Restriction on redemption of government shareholding: The Act provides that the shares held in a multi-state co-operative society by certain government authorities can be redeemed based on the bye-laws of the society. These government authorities include: (i) the central government, (ii) state governments, (iii) the National Co-operative Development Corporation, (iv) any corporation owned or controlled by the government, or (v) any government company. The Bill amends this to provide that any shares held by the central and state governments cannot be redeemed without their prior approval.
Redressal of complaints: As per the Bill, the central government will appoint one or more Co-operative Ombudsman with territorial jurisdiction. The Ombudsman shall inquire into complaints made by members of multi-state co-operative societies regarding: (i) their deposits, (ii) equitable benefits of the society’s functioning, or (iii) issues affecting the individual rights of the members. The Ombudsman shall complete the process of inquiry and adjudication within three months from the receipt of the complaint. Appeals against the directions of the Ombudsman may be filed with the Central Registrar (who is appointed by the central government) within a month.
PART B: KEY ISSUES AND ANALYSIS
Reviving sick co-operative societies may burden profitable societies
The Bill proposes to establish the Co-operative Rehabilitation, Reconstruction and Development Fund for the revival of sick multi-state co-operative societies. A sick multi-state co-operative society is one that has: (i) accumulated losses equal to or exceeding the total of its paid-up capital, free reserves, and surpluses, and (ii) suffered cash losses in the same and preceding financial years. Multi-state co-operative societies which make a profit in the preceding three financial years will contribute to the Fund. They will make an annual deposit of one crore rupees or one percent of their net profit, whichever is less. The proceeds of this fund can then be utilised to revive sick multi-state co-operative societies. These co-operative societies may even be business competitors. The Bill is effectively imposing a cost on well-functioning co-operatives to bail out poorly functioning ones. Mandating such a financial burden on well-managed and profit-making co-operatives may not be appropriate. This provision could result in profit-making and financially viable co-operatives providing towards the revival of sick co-operatives. For comparison, a company constituted under the Companies Act, 2013 is not required to contribute towards the revival of sick companies.
The proposal to setup a revival fund for Urban Co-operative Banks (UCBs) was considered by the Working Group on Umbrella Organisation and Constitution of Revival Fund for Primary (Urban) Co-operative Banks in 2009. The Working Group had noted that several sick UCBs needed solvency support. It had estimated that an investment of Rs 2,500 crore may be needed to bring UCBs with negative net worth into positive net worth. The Working Group considered that a fund for reviving these sick UCBs could be created from contributions by profit-making UCBs. However, with the total net profit of the sector in 2009 at around Rs 1,000 crore, such contributions were not seen as sufficient to revive sick UCBs. In 2020-21, the total net profit of all UCBs was Rs 2,749 crore. As on December 15, 2022, 76 multi-state co-operative societies, including co-operative banks, were under liquidation. Moreover, the report noted that UCBs would resist contributing funds into such a revival fund. In the absence of contributions from central and state governments, it had recommended against the creation of a separate fund for the revival of UCBs.13 However, note that banking is a special case with depositors’ money at stake and the rationale may not be applicable to other co-operatives. For example, banking companies (unlike other companies) are not under the purview of the Insolvency and Bankruptcy Code, 2016. Special provisions such as deposit insurance are applicable to banking companies.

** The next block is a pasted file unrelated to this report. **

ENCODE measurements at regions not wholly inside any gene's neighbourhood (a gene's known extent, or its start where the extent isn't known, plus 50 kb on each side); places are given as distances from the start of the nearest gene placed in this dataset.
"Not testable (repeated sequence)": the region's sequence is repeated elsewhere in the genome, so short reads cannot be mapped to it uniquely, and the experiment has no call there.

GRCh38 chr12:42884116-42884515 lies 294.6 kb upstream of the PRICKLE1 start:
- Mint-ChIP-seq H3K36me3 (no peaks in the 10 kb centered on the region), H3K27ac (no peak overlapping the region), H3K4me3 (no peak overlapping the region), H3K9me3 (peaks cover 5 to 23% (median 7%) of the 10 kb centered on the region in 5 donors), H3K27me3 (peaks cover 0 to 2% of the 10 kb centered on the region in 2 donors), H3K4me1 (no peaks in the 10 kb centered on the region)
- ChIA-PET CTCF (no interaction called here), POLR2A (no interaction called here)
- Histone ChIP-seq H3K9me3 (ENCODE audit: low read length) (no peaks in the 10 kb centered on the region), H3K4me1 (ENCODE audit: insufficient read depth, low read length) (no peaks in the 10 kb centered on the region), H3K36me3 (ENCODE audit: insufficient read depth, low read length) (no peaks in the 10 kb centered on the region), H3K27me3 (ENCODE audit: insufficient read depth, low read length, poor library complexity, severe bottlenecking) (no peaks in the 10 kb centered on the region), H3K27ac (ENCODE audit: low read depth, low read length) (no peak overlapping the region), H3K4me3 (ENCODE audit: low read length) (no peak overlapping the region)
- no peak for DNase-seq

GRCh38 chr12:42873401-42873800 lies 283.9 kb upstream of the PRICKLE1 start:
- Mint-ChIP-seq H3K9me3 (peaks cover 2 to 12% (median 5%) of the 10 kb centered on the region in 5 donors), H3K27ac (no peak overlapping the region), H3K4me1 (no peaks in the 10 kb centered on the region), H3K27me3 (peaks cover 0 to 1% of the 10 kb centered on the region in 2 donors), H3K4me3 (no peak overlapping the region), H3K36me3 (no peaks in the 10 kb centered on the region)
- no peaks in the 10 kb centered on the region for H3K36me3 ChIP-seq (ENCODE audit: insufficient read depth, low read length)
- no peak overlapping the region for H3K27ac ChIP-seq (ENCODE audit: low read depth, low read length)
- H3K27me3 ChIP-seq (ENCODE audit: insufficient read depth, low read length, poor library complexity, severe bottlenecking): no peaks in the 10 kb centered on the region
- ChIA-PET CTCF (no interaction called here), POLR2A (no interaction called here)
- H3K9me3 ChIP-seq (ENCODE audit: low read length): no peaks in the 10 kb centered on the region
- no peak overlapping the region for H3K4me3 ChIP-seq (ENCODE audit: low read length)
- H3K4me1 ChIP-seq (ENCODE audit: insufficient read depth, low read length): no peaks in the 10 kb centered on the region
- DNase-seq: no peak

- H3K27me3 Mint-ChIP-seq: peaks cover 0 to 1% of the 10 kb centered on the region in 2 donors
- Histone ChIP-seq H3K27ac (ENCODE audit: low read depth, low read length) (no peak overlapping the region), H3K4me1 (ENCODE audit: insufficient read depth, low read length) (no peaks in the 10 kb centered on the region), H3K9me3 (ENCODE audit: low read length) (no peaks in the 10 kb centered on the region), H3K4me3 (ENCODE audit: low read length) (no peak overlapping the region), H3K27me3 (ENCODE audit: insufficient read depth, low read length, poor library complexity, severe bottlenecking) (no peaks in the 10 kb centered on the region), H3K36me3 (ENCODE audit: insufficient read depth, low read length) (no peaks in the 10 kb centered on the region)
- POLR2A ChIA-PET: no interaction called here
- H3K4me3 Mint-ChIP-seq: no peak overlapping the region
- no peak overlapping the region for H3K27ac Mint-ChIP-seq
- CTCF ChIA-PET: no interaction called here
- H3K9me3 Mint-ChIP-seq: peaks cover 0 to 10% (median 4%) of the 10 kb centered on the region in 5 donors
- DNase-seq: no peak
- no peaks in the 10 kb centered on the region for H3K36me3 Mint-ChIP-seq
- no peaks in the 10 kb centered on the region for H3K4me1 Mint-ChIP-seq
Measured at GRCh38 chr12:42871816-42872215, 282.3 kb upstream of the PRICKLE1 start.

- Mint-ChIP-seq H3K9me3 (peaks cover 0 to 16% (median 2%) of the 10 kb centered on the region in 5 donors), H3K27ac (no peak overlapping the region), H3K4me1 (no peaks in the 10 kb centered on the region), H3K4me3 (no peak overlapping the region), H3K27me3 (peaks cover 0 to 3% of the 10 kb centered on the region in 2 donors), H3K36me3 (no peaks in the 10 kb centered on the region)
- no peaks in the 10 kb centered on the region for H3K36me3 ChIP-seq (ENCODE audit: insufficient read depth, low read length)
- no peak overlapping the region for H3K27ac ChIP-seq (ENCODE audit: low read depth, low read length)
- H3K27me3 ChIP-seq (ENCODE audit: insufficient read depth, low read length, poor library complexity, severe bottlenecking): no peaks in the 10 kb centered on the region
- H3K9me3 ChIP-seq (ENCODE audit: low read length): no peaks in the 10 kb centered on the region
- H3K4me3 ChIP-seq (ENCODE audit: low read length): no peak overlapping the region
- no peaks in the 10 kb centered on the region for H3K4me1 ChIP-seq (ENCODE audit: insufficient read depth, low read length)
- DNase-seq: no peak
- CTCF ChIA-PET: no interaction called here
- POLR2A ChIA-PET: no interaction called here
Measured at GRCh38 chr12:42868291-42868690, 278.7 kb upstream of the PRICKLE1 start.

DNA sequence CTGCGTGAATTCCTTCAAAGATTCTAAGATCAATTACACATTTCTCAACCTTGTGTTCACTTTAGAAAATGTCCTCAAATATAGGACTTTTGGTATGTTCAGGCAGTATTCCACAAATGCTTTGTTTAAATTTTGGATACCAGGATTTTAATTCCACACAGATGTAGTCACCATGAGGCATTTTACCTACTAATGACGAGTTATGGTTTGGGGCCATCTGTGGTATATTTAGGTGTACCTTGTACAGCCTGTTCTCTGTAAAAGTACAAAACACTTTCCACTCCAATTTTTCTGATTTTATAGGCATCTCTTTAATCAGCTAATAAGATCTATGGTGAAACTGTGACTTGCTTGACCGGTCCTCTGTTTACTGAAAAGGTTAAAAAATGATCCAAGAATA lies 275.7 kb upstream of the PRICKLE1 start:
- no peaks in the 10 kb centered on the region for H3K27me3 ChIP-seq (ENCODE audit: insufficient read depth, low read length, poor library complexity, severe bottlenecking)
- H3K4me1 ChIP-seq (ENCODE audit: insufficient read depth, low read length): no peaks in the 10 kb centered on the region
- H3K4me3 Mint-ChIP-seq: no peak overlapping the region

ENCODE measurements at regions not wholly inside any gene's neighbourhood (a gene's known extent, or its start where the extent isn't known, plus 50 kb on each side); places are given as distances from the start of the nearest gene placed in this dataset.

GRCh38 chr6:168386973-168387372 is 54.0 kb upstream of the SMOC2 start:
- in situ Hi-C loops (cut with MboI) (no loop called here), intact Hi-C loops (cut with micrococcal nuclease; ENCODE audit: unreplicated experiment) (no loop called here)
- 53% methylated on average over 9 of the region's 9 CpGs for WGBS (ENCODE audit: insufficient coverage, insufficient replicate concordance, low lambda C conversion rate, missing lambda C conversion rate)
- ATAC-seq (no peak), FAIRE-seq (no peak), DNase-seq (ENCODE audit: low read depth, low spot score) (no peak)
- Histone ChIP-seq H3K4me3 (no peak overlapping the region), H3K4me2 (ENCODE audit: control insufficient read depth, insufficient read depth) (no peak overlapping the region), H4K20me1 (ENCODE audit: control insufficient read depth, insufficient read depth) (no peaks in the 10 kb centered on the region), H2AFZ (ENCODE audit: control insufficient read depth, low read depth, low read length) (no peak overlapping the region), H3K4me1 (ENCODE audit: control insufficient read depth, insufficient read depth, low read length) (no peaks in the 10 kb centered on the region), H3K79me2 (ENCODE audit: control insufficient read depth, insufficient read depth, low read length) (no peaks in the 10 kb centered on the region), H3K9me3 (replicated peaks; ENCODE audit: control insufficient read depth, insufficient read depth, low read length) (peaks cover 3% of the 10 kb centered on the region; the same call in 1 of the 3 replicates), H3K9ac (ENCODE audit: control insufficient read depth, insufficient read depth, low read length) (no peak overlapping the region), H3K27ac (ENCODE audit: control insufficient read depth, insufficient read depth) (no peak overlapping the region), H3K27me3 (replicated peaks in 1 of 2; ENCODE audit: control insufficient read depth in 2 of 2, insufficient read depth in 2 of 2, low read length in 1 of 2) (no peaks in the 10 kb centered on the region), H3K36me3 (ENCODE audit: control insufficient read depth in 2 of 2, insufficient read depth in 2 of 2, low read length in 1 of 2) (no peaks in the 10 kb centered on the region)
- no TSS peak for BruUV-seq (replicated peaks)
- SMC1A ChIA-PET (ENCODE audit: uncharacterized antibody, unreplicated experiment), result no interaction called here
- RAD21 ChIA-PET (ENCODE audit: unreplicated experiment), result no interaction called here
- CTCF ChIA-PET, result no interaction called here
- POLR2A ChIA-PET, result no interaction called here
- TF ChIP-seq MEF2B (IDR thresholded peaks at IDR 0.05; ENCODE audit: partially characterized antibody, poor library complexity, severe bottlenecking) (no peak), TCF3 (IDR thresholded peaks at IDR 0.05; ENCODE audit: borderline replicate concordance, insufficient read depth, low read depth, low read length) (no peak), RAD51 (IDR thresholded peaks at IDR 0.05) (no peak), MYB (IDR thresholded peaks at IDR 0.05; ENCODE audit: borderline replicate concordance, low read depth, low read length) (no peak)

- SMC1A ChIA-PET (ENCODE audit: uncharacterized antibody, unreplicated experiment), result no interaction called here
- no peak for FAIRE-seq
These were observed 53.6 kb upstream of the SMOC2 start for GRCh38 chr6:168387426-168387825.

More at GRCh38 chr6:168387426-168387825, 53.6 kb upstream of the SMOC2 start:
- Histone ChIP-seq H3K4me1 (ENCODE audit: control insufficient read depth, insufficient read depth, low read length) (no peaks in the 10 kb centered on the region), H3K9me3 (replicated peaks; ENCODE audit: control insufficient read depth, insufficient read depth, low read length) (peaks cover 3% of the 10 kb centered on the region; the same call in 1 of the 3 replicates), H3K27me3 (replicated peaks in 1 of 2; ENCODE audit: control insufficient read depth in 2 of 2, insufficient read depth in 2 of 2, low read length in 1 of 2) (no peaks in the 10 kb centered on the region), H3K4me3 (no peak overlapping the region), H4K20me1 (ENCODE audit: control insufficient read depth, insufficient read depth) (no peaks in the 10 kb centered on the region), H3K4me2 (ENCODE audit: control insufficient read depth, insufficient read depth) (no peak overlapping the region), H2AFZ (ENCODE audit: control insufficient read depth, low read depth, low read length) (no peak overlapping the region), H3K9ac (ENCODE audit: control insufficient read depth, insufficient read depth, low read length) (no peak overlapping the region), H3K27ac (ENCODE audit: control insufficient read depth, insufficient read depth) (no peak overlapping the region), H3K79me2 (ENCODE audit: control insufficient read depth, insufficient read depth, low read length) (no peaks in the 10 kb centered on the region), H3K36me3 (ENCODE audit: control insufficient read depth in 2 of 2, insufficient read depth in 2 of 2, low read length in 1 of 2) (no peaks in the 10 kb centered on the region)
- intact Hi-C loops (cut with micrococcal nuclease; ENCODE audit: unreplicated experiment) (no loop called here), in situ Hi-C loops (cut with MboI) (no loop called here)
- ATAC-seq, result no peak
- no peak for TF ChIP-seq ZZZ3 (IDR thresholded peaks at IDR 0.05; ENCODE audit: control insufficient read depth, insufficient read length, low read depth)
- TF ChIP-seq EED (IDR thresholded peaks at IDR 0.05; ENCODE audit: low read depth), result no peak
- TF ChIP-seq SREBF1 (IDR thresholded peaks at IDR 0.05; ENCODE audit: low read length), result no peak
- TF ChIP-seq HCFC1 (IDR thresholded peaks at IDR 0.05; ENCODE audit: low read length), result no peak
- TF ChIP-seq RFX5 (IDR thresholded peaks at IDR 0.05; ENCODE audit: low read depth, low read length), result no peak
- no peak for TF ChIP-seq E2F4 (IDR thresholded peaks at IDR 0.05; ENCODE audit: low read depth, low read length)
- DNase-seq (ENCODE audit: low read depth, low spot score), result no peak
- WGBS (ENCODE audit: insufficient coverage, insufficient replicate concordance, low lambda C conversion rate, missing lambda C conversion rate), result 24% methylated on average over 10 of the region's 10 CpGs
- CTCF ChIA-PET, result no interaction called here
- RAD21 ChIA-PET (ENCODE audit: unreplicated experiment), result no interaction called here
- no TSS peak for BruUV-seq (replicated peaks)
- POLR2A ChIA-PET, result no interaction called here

The High Powered Committee on Co-operatives (2009) had recommended that the central government should create a National Co-operative Rehabilitation and Institutional Protection Fund to revive sick units.9 It suggested that states should contribute to the fund.9
Restricting redemption of government shareholding may be against co-operative principles
The Act provides that the shares held in a multi-state co-operative society by certain government authorities can be redeemed based on the bye-laws of the society. These authorities include: (i) the central government, (ii) state governments, (iii) the National Co-operative Development Corporation, (iv) any corporation owned or controlled by the government, or (v) any government company. If the bye-laws are silent on the redemption of shares held by these entities, it can be done through a mutually agreed process between the society and the entity. The Bill amends this to provide that any shares held by the central and state governments cannot be redeemed without their prior approval. While this may ensure government control in case of malfunctioning co-operatives, it may go against the co-operative principles of autonomy and independence.